Edison worked in many of the larger cities of the Midwest, then considered to be the epicenter of cutting edge technical advances in the United States. Like all operators, Edison had to maintain his instruments and the batteries that powered the lines. He studied them and thought about ways to improve them, experimenting with discarded, outdated and broken instruments. He purchased a small lathe and some other tools. For two months in early 1864, Edison had become a “tramp telegrapher”, the term used to describe a young “gun for hire” telegraph operator in search of the highest bidder. He worked in Fort Wayne before moving to Indianapolis in the Fall-Winter of 1864.
For a few months in 1864, the Indianapolis Union Station Depot was the place of employment for the young inventor. Thomas Edison arrived in the Hoosier Capitol City as a seventeen-and-a-half year old second-class telegraph operator for Western Union. He had bounced along, moving through larger and larger cities, using his telegraphing jobs mostly as laboratories for his experiments. He usually left these jobs in a hurry after being dismissed when the budding inventor became distracted and failed to send and receive messages properly. The fact that he had no trouble landing jobs in new cities speaks to the demand for telegraphers during wartime.
The telegraph revolutionized communications in the United States and the job of telegraph operator became one of the highest paid new professions. Young Edison imagined a life of glamorous freedom and excitement. In truth, most of the men who actually made their living this way, although highly skilled, were undisciplined with a variety of problems, unhappy home lives and physical detriments, usually alcoholism.
Edison, on the other hand, was greatly helped by his experience as a telegrapher. He used the long stretches of solitude and inactivity between messages to think and tinker with his experiments. Not unlike the modern day computer programmer, the telegraph operator’s job involved challenges, problem solving, and innovation. And in Indianapolis, Edison was first introduced to Western Union, a company whose ruthless bargaining, price cuts, and slash-and-burn business tactics eventually made them the top telegraph service in the U.S. Edison picked up many successful business practices from Western Union and, in time, would become known for his own ruthless tactics.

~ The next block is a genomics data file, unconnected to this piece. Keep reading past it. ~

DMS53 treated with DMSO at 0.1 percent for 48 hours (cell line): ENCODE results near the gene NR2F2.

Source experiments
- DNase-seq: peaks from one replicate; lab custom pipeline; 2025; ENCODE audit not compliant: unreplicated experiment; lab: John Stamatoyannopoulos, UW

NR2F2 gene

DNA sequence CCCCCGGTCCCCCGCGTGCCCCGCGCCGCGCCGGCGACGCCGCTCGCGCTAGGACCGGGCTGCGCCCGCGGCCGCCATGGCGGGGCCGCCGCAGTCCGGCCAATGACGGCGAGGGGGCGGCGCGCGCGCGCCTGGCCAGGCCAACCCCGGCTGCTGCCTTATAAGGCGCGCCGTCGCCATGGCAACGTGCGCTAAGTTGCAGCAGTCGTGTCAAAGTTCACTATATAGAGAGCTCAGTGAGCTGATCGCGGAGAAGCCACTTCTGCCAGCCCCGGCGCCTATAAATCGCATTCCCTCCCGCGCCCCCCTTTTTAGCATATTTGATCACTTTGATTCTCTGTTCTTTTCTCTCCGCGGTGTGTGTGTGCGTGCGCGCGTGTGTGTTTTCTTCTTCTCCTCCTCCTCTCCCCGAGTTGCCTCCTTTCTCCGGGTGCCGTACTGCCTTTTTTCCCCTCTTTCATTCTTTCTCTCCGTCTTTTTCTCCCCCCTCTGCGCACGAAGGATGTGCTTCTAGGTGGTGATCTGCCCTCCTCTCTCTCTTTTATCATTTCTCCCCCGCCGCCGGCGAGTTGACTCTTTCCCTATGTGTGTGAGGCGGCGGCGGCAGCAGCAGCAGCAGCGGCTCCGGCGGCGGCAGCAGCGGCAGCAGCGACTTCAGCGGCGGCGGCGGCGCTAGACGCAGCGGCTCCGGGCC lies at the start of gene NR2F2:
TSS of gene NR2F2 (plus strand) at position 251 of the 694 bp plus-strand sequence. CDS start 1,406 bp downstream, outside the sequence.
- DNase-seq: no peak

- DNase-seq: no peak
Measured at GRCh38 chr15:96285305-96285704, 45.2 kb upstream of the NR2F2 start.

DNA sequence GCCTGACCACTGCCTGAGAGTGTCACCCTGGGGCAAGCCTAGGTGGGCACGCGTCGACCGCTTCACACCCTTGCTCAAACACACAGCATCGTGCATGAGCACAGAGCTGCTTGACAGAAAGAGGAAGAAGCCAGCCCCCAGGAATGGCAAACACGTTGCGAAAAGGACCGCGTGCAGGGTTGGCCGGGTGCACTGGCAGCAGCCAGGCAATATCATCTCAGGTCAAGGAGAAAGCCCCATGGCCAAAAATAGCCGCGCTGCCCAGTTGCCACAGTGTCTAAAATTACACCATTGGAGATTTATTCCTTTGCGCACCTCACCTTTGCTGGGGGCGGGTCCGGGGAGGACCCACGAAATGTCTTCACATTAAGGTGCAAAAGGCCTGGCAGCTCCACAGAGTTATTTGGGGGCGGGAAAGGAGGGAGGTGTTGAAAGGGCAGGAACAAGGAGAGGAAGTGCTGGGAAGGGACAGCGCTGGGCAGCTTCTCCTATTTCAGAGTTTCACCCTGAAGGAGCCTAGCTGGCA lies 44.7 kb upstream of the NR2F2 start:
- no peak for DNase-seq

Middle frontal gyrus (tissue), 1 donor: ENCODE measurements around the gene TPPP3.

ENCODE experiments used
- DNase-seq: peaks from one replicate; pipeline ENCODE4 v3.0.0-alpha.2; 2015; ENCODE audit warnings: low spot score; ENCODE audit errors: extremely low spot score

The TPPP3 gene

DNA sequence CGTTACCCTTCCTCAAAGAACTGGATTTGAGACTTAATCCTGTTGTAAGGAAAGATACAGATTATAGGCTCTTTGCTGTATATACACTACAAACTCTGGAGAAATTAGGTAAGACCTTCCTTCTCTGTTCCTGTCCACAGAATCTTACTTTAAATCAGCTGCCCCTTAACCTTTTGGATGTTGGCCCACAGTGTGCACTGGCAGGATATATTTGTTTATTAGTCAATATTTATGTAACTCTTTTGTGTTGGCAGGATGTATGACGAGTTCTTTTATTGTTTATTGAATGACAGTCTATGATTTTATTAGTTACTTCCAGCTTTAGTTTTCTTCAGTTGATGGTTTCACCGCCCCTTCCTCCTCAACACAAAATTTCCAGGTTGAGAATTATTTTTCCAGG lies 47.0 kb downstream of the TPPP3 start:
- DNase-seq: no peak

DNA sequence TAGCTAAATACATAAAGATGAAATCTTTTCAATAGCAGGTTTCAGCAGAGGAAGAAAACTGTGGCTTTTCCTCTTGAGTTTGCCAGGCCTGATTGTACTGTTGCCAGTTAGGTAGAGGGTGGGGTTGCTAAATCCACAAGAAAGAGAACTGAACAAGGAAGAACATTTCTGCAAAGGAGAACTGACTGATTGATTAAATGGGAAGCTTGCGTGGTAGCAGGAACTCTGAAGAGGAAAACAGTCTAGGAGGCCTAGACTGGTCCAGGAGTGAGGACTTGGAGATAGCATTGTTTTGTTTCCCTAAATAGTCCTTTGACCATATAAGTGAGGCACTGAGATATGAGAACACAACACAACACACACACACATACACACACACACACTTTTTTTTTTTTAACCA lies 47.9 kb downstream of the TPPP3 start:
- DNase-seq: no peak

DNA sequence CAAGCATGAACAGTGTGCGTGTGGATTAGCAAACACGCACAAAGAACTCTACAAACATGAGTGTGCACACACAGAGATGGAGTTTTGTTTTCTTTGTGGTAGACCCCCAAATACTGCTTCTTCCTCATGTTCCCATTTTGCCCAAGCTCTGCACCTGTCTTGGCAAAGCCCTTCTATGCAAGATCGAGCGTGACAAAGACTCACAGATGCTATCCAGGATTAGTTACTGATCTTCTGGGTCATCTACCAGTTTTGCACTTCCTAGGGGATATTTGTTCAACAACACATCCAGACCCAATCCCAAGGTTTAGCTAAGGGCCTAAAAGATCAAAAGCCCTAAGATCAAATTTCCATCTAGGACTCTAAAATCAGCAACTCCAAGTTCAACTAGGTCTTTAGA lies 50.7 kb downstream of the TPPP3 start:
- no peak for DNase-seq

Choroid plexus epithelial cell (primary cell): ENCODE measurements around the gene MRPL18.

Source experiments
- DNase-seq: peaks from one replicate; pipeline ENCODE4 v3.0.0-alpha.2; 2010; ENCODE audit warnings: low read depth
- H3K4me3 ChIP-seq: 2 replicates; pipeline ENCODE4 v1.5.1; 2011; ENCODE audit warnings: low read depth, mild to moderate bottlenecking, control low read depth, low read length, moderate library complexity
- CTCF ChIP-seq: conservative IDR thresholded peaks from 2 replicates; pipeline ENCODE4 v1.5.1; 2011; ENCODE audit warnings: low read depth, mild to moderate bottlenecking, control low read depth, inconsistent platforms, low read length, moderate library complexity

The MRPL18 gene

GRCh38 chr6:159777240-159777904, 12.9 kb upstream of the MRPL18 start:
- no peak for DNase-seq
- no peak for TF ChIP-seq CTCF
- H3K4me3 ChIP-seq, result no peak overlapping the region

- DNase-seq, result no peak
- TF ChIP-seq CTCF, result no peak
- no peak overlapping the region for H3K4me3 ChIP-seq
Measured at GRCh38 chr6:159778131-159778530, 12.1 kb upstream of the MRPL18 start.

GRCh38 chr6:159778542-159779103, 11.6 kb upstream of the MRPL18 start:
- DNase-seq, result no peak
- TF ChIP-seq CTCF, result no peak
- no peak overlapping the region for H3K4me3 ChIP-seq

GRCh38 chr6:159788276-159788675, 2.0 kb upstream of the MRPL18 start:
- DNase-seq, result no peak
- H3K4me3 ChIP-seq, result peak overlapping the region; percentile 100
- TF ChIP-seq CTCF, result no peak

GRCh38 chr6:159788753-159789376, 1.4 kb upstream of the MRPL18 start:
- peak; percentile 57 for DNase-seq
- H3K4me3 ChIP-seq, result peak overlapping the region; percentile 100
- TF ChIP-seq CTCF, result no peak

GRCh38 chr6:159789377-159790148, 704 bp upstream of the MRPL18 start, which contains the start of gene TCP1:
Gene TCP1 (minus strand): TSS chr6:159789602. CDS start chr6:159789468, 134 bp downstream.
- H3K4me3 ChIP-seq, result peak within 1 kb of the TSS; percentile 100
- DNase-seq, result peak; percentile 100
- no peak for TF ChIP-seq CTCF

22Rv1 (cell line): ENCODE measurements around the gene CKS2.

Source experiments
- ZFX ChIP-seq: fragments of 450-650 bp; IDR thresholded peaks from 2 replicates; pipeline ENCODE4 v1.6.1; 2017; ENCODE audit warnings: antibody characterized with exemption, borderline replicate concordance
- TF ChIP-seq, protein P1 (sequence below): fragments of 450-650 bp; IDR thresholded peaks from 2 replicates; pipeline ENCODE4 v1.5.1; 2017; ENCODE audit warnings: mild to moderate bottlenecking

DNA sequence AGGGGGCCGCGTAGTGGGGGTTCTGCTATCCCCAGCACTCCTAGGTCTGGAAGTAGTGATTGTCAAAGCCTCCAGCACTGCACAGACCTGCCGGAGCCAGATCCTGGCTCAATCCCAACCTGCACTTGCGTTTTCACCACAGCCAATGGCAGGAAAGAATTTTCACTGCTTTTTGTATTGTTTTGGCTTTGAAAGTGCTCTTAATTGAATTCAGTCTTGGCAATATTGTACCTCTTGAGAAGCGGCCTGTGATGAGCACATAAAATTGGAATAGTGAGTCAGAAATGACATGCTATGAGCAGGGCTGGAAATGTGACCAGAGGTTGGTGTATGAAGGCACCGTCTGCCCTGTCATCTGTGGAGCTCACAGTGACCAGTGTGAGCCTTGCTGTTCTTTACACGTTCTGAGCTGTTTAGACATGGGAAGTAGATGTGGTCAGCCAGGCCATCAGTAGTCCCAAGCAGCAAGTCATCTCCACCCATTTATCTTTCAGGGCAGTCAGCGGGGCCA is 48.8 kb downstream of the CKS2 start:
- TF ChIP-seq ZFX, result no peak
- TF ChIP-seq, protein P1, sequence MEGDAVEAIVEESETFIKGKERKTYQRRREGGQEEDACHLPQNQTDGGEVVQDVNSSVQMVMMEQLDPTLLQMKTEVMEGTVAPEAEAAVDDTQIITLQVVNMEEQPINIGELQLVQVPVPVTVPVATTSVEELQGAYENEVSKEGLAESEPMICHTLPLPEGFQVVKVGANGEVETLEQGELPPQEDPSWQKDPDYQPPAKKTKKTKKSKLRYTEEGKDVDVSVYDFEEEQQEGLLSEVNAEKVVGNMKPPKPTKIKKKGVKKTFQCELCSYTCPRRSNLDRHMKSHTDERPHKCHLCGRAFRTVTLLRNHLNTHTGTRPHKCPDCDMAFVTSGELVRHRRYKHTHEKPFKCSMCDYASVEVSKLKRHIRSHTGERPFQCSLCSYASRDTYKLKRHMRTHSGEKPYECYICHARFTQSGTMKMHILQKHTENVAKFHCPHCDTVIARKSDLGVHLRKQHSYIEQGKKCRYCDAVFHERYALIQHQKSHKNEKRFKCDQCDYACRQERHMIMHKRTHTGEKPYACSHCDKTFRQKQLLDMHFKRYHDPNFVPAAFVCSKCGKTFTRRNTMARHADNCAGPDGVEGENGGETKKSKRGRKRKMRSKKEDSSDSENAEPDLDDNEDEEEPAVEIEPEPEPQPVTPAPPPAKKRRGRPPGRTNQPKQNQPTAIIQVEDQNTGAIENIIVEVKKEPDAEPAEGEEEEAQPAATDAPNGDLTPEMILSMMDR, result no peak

It was at Union Station that he developed his first invention, which he called the “automatic repeater telegraph”, a device used to record incoming telegraph signals and replay them at any desired rate. This allowed him to transcribe the often rapid-fire messages sent via the news wires. This skill meant a higher pay grade for him.
The legend surrounding Edison’s end of tenure at Indianapolis Union Station is told in many forms and fashions, making it hard to separate fact from fiction. A thumbnail version might go like this: It was November 8, 1864. Abraham Lincoln was being challenged for a second term by the flamboyant Union General whom Lincoln had hired, and fired, twice during the Civil War, George McClellan, a Democrat. The outcome was far from certain and northerners perched on the edge of their seats waiting to hear the results of this important wartime election. State-by-state the votes were counted and the telegraph wires were hot with returns.
Young Edison thought this would be the perfect time to unwrap, uncoil and unleash his new invention, which he named the “Morse repeater.” The invention consisted of two separate telegraph machines that Al had “jerry-rigged” together, one to transcribe the message and the other to save it. The device slowed down the incoming messages so transcribing operators could process the content more precisely. The machine worked fine, at first. Things quickly broke down and soon, quite literally, sparks began to fly. Seems the results were coming in too fast for even two machines to keep track of. Edison’s boss was infuriated by what he viewed as yet another Cockamamie gadget and reportedly fired the young inventor on the spot. Edison packed up his supplies and quickly moved to Cincinnati where he soon developed a more successful data storage device. Eventually, this device would become known by all as the phonograph.
At one time, Union Station once had a plaque somewhere inside it’s walls honoring Edison’s brief service in our city. But I have been unable to confirm that it still exists. Seems that the plaque, like Edison’s time in the Circle City, has been lost and forgotten.